New mortgage lending will rise to €10bn next year but the loans market will remain constrained because too few new homes are coming on stream, a leading mortgage expert has said.
Michael Dowling, chair of the mortgage committee at industry group the Irish Brokers’ Association, said lenders will sell between €7.5bn and €8bn in new home loans this year and €10bn next year, reflecting the gradual pickup of housing supply, mainly for first-time buyers.
Almost €6bn of new mortgages were sold to the end of August, figures show.
The growth of the mortgage market in subsequent years will depend on the numbers of new homes that will be built, Mr Dowling said.
Most of the new lending will be driven by first-time buyers although there is a “significant number” of buyers who are still using cash and do not need to tap home loans.
Mr Dowling said that there was still room for banks to cut mortgage rates but he expected that AIB — which has been the most active in the market in cutting rates for over a year — will likely have to take the lead again before some rival lenders cut their rates.
He said he favoured controls over mortgage lenders using marketing “gimmicks” in publishing home loan rates with promotions such as cash-back offers because it only obscured the real costs of lending for borrowers.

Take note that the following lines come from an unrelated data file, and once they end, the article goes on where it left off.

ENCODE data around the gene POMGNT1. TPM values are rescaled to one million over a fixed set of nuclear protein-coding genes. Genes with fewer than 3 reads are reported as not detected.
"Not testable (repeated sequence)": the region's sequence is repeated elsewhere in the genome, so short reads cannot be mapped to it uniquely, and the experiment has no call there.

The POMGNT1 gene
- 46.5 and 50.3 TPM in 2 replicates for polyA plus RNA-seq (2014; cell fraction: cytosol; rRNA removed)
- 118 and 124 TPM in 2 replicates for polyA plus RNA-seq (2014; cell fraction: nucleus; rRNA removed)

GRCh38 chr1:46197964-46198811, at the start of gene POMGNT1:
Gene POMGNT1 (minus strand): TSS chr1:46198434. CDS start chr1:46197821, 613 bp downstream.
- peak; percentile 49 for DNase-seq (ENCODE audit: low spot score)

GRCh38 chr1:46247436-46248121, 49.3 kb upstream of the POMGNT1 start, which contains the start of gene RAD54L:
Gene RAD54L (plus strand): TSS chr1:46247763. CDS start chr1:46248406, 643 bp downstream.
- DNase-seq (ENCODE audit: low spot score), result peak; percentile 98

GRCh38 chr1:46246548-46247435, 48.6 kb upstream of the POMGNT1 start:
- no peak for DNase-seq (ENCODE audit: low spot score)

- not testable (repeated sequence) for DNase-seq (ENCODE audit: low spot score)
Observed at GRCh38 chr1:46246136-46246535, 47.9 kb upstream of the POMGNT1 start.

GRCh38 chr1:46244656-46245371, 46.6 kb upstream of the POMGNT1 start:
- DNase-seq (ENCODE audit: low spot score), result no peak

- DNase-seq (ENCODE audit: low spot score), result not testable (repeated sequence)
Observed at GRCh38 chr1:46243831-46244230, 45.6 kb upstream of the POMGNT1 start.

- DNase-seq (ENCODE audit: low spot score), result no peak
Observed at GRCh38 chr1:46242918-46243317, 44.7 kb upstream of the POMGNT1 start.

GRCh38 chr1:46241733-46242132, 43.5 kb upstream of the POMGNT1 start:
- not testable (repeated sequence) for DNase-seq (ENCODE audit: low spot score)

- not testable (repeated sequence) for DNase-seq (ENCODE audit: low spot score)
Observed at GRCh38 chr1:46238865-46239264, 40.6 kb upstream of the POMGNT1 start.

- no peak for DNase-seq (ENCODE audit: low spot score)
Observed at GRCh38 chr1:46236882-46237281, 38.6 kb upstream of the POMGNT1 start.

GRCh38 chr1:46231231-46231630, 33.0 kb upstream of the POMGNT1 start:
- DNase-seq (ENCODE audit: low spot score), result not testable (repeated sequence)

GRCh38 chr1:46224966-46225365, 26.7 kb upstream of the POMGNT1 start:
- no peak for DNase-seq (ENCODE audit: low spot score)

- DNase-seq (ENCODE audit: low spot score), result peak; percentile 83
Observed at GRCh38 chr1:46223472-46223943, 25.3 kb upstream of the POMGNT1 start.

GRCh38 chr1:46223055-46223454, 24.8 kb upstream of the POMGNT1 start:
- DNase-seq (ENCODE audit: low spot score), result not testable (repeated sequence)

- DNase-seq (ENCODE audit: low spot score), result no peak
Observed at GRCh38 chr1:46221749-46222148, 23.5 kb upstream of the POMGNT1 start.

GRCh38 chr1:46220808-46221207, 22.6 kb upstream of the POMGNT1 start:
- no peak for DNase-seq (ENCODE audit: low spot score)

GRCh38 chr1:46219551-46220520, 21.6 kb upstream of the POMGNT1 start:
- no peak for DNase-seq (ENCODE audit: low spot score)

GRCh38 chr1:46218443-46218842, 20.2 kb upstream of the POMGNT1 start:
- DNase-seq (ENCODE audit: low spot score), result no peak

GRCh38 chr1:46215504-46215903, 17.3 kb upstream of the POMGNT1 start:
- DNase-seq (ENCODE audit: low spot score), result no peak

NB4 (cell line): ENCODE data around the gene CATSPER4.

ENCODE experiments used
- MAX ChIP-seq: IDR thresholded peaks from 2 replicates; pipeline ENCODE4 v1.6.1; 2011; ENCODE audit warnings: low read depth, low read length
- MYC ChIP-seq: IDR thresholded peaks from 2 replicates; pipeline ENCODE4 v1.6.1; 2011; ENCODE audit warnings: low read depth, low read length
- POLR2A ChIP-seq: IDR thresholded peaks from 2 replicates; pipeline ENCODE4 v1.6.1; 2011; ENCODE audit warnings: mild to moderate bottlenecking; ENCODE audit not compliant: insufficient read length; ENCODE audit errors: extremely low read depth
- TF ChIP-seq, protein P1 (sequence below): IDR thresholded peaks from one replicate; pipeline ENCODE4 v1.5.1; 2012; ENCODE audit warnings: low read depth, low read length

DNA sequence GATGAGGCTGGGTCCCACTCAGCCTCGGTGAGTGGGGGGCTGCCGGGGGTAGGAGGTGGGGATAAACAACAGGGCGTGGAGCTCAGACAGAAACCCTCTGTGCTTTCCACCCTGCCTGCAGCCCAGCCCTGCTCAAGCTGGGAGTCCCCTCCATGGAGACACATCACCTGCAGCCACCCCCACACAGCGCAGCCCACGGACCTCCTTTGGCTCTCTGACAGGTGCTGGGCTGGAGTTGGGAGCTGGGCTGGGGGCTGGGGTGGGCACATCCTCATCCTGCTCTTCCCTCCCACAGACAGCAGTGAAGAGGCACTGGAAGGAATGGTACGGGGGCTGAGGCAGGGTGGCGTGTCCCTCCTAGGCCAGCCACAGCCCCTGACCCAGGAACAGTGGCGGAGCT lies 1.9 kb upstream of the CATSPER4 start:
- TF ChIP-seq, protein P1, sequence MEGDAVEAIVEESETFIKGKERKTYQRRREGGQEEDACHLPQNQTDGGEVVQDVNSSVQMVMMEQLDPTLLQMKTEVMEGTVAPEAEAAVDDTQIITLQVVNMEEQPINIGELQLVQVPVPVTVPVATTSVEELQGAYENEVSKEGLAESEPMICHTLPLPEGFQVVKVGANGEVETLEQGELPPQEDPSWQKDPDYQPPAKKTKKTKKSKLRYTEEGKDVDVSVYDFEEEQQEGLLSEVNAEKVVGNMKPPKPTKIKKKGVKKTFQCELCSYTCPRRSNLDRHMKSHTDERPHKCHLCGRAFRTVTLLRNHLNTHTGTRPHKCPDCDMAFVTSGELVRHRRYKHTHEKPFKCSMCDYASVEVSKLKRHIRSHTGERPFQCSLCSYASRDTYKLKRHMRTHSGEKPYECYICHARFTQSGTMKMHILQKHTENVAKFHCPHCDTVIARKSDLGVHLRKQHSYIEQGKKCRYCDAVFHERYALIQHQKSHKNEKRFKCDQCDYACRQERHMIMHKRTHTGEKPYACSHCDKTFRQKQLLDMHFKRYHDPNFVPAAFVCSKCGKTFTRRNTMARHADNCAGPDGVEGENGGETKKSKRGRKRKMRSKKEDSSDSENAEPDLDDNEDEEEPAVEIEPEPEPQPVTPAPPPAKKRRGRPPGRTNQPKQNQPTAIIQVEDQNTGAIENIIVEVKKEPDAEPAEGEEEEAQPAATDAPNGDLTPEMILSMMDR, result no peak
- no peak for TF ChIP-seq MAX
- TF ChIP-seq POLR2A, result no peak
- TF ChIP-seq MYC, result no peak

The Central Bank is carrying out a consultation over transparency measures in the mortgage market, part of an initiative to encourage home-borrowers to switch mortgage lenders.
Meanwhile, interest rates banks charge for home buyers and businesses remain among the highest in Europe, the latest official figures show.
New Central Bank figures show that the average rate for new variable rate mortgages was 3.37% in August.
At 3.29%, the average cost of both variable and fixed rates was significantly higher than the eurozone average of 1.86%.
The bank said over half of all mortgages sold this year were fixed-rate loans.
For business loans of up to €1m, the figures show only small decreases in the last two years. Business loans have fallen to 4.28% from 4.34% a year ago and were down from 4.97% in 2016.
Neil McDonnell, chief executive of business group Isme, said SMEs faced paying even more expensive loans.
The margin for the risk premium applied to Irish SMEs was up to 3 percentage points compared with 1% elsewhere in the eurozone, he said.
The “issue for us is not just the headline figures but the terms and conditions which are exceptionally onerous”, he said.
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